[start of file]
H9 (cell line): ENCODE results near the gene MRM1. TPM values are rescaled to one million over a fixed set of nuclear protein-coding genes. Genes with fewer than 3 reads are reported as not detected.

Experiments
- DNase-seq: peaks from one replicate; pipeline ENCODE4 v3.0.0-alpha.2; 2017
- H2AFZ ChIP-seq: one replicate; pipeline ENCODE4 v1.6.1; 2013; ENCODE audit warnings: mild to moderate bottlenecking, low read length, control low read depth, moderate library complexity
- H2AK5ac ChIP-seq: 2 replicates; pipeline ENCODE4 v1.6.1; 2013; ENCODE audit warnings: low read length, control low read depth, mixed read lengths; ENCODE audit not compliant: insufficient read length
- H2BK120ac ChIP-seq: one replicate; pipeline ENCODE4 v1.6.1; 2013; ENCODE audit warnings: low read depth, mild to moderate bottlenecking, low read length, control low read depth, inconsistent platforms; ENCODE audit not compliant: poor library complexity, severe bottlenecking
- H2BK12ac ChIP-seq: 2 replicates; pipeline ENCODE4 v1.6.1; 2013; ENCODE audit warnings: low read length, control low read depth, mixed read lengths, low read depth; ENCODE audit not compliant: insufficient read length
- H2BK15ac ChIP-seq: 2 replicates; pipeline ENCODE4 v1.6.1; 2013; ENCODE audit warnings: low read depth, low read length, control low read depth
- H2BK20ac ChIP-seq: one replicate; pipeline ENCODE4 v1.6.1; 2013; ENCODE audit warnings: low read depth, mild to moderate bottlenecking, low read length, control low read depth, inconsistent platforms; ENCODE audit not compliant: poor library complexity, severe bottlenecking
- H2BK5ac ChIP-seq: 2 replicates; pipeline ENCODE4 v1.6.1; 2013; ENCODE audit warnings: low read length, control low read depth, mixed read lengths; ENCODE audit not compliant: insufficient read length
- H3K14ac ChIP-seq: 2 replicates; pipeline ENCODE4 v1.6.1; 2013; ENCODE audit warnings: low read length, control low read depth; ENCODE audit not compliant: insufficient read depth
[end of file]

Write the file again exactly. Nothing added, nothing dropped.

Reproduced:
H9 (cell line): ENCODE results near the gene MRM1. TPM values are rescaled to one million over a fixed set of nuclear protein-coding genes. Genes with fewer than 3 reads are reported as not detected.

Experiments
- DNase-seq: peaks from one replicate; pipeline ENCODE4 v3.0.0-alpha.2; 2017
- H2AFZ ChIP-seq: one replicate; pipeline ENCODE4 v1.6.1; 2013; ENCODE audit warnings: mild to moderate bottlenecking, low read length, control low read depth, moderate library complexity
- H2AK5ac ChIP-seq: 2 replicates; pipeline ENCODE4 v1.6.1; 2013; ENCODE audit warnings: low read length, control low read depth, mixed read lengths; ENCODE audit not compliant: insufficient read length
- H2BK120ac ChIP-seq: one replicate; pipeline ENCODE4 v1.6.1; 2013; ENCODE audit warnings: low read depth, mild to moderate bottlenecking, low read length, control low read depth, inconsistent platforms; ENCODE audit not compliant: poor library complexity, severe bottlenecking
- H2BK12ac ChIP-seq: 2 replicates; pipeline ENCODE4 v1.6.1; 2013; ENCODE audit warnings: low read length, control low read depth, mixed read lengths, low read depth; ENCODE audit not compliant: insufficient read length
- H2BK15ac ChIP-seq: 2 replicates; pipeline ENCODE4 v1.6.1; 2013; ENCODE audit warnings: low read depth, low read length, control low read depth
- H2BK20ac ChIP-seq: one replicate; pipeline ENCODE4 v1.6.1; 2013; ENCODE audit warnings: low read depth, mild to moderate bottlenecking, low read length, control low read depth, inconsistent platforms; ENCODE audit not compliant: poor library complexity, severe bottlenecking
- H2BK5ac ChIP-seq: 2 replicates; pipeline ENCODE4 v1.6.1; 2013; ENCODE audit warnings: low read length, control low read depth, mixed read lengths; ENCODE audit not compliant: insufficient read length
- H3K14ac ChIP-seq: 2 replicates; pipeline ENCODE4 v1.6.1; 2013; ENCODE audit warnings: low read length, control low read depth; ENCODE audit not compliant: insufficient read depth